There are also Losers’ Rules that are based on flawed sociological judgments about how discrimination occurs, and in what setting. Some courts have concluded that it is unreasonable to believe that the same decisionmaker who hired the plaintiff would later discriminate against him or her.58 That conclusion assumes that bias will be reflected in every decision of an employer—that it cannot be repressed at, for example, the hiring stage and surface as the individual starts work.59 Once the decisionmaker hires someone in the protected class, his or her later dealings with that employee are somehow immunized.60
The list of “rules” provides a blueprint for the judge to grant the defendant summary judgment or to dismiss the complaint. Courts recite these “rules” in case after case, without regard to context, without examination, like the child’s game of telephone. A complex social phenomenon—discrimination—is disaggregated, or “sliced and diced,”61 into unrecognizable and sometimes unintelligible boxes, determined by the judge, not the jury, with predictable results. And, as did the judges responding to the questioner in Massachusetts, the judge here truly believes that he or she is “just following the rules” in dismissing the claim.
What to do about it? First, the problem has to be named: judges have made rules that have effectively gutted Title VII. These rules are not required by the statute, its legislative history, or the purposes of the Act. Second, the problem has to be addressed directly. Congress could, for example, amend Title VII to make its prohibitions more explicit. Alternatively, judicial-education programs can train judges not on how to “get rid” of these cases, but rather on how to analyze the merits in a way that privileges jury decisionmaking and reminds the decisionmakers what the law was designed to reform in the first place. And finally, to address the asymmetry, courts must write decisions if only to show what counts as discrimination, and not simply what does not.62
Nancy Gertner is a professor at Harvard Law School and a former United States District Judge for the District of Massachusetts.
Preferred citation: Nancy Gertner, Losers’ Rules, 122 Yale L.J. Online 109 (2012), http://yalelawjournal.org/2012/10/16/gertner.html.
Pub. L. No. 88-352, 78 Stat. 241 (codified as amended in scattered sections of 42 U.S.C.).
Marc Galanter, Why the “Haves” Come Out Ahead: Speculations on the Limits of Legal Change, 9 Law & Soc’y Rev. 95, 101 (1974).
Id. at 102.
Catherine Albiston, The Rule of Law and the Litigation Process: The Paradox of Losing by Winning, 33 Law & Soc’y Rev. 869, 877-86 (1999).
See, e.g., John T. Jost et al., The Existence of Implicit Bias Is Beyond Reasonable Doubt: A Refutation of Ideological and Methodological Objections and Executive Summary of Ten Studies That No Manager Should Ignore, 29 Res. Organizational Behav. 39 (2009) (discussing ten recent studies demonstrating implicit bias with respect to race, ethnicity, gender, and social class); see also Anthony G. Greenwald & Linda Hamilton Krieger, Implicit Bias: Scientific Foundations, 94 Calif. L. Rev. 945, 946 (2006) (“[A]ctors do not always have conscious, intentional control over the processes of social perception, impression formation, and judgment that motivate their actions.”); Jonathan C. Ziegert & Paul J. Hanges, Employment Discrimination: The Role of Implicit Attitudes, Motivation, and a Climate for Racial Bias, 90 J. Applied Psychol. 553 (2005) (finding that implicit racial attitudes in certain environments predicted discrimination). For discussions of the failure of the courts to address these issues, see Samuel R. Bagenstos, Implicit Bias, “Science,” and Antidiscrimination Law, 1 Harv. L. & Pol’y Rev. 477 (2007); Samuel R. Bagenstos, The Structural Turn and the Limits of Antidiscrimination Law, 94 Calif. L. Rev. 1 (2006); and Linda Hamilton Krieger & Susan T. Fiske, Behavioral Realism in Employment Discrimination Law: Implicit Bias and Disparate Treatment, 94 Calif. L. Rev. 997 (2006).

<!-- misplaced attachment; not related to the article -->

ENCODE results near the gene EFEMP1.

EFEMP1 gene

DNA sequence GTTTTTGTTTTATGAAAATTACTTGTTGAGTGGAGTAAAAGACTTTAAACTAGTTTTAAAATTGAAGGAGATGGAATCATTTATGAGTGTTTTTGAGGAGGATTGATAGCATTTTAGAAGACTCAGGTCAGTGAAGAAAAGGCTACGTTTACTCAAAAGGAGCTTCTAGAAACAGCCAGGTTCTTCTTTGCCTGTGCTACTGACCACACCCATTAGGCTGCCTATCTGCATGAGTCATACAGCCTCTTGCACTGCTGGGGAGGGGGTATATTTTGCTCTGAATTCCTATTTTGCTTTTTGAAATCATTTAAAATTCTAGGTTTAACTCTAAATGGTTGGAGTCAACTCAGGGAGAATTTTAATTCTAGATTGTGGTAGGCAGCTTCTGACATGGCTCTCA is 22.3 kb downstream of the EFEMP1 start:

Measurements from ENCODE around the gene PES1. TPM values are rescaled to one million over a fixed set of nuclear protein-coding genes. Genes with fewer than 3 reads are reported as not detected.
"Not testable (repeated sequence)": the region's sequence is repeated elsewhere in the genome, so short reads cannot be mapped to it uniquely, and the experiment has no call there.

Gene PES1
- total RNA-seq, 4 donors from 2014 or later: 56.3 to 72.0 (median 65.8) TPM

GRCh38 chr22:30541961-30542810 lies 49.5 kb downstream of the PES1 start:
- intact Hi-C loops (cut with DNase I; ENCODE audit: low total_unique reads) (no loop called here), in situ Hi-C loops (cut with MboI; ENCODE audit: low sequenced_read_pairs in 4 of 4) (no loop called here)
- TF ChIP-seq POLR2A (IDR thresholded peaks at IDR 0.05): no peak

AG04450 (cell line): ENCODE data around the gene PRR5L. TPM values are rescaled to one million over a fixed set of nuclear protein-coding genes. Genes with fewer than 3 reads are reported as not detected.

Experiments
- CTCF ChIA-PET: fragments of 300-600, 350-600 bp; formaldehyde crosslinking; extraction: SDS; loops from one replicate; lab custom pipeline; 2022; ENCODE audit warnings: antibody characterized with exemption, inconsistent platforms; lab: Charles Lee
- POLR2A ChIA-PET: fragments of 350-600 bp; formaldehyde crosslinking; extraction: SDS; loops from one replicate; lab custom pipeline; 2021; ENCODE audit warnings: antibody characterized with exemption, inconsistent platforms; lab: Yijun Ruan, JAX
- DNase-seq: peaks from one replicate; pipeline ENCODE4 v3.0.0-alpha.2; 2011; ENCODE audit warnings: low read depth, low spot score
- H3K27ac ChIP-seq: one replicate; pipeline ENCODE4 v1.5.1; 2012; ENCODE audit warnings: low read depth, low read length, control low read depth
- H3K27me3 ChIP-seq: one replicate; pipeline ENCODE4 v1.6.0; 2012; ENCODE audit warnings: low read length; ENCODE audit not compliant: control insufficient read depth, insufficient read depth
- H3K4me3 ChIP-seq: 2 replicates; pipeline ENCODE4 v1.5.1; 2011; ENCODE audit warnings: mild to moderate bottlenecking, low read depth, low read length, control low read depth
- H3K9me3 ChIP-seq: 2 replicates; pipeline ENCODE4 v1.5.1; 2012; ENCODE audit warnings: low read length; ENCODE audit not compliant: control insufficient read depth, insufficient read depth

See, e.g., Majority Staff of Joint Econ. Comm., 111th Cong., Women and the Economy 2010: 25 Years of Progress but Challenges Remain 1 (2010) (noting that in 2009 the weekly wage for a woman was, on average, eighty percent of a comparable man’s wages); Nathan Berg & Donald Lien, Measuring the Effect of Sexual Orientation on Income: Evidence of Discrimination?, 20 Contemp. Econ. Pol’y 394, 394 (2002) (examining wages from 1991 to 1996 and finding that nonheterosexual men earn twenty-two percent less than heterosexual men, while nonheterosexual women earn thirty percent more than heterosexual women); Marianne Bertrand & Sendhil Mullainathan, Are Emily and Greg More Employable than Lakisha and Jamal? A Field Experiment on Labor Market Discrimination, 94 Am. Econ. Rev. 991, 1006-07 (2004); Catherine Rampell, Older Workers Without Jobs Face Longest Time out of Work, N.Y. Times: Economix (May 6, 2011, 6:27 PM), http://economix.blogs.nytimes .com/2011/05/06/older-workers-without-jobs-face-longest-time-out-of-work (observing that the typical duration of unemployment increases with age and is at an all-time high for those over fifty-five).
As one scholar puts it,
See also Elizabeth M. Schneider, The Dangers of Summary Judgment: Gender and Federal Civil Litigation, 59 Rutgers L. Rev. 705, 709 (2007) (arguing that summary judgment allows subtle bias to enter into decisionmaking); Michael J. Zimmer, Slicing & Dicing of Individual Disparate Treatment Law, 61 La. L. Rev. 577 (2001) (discussing the different ways that a court will “slice and dice” the evidence to fit it into the existing summary judgment standards).
Title VII makes it unlawful for employers to discriminate against any individual “because of such individual’s race, color, religion, sex or national origin.” 42 U.S.C. § 2000e-2(a)(1) (2006).